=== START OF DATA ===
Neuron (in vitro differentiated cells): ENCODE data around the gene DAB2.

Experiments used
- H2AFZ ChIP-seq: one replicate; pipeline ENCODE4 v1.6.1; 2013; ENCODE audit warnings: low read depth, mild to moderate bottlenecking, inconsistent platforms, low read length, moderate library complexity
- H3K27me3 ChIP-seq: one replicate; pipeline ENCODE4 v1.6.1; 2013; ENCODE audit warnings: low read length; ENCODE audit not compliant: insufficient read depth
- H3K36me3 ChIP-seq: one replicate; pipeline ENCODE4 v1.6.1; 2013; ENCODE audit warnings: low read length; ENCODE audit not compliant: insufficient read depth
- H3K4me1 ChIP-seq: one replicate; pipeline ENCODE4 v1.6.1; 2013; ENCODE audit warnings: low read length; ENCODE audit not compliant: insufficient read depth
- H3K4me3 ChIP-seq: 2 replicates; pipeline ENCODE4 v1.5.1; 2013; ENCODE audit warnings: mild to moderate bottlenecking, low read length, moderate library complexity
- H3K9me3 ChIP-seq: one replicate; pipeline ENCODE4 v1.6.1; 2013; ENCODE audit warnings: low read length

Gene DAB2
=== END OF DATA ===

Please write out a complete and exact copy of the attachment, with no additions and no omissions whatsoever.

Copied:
Neuron (in vitro differentiated cells): ENCODE data around the gene DAB2.

Experiments used
- H2AFZ ChIP-seq: one replicate; pipeline ENCODE4 v1.6.1; 2013; ENCODE audit warnings: low read depth, mild to moderate bottlenecking, inconsistent platforms, low read length, moderate library complexity
- H3K27me3 ChIP-seq: one replicate; pipeline ENCODE4 v1.6.1; 2013; ENCODE audit warnings: low read length; ENCODE audit not compliant: insufficient read depth
- H3K36me3 ChIP-seq: one replicate; pipeline ENCODE4 v1.6.1; 2013; ENCODE audit warnings: low read length; ENCODE audit not compliant: insufficient read depth
- H3K4me1 ChIP-seq: one replicate; pipeline ENCODE4 v1.6.1; 2013; ENCODE audit warnings: low read length; ENCODE audit not compliant: insufficient read depth
- H3K4me3 ChIP-seq: 2 replicates; pipeline ENCODE4 v1.5.1; 2013; ENCODE audit warnings: mild to moderate bottlenecking, low read length, moderate library complexity
- H3K9me3 ChIP-seq: one replicate; pipeline ENCODE4 v1.6.1; 2013; ENCODE audit warnings: low read length

Gene DAB2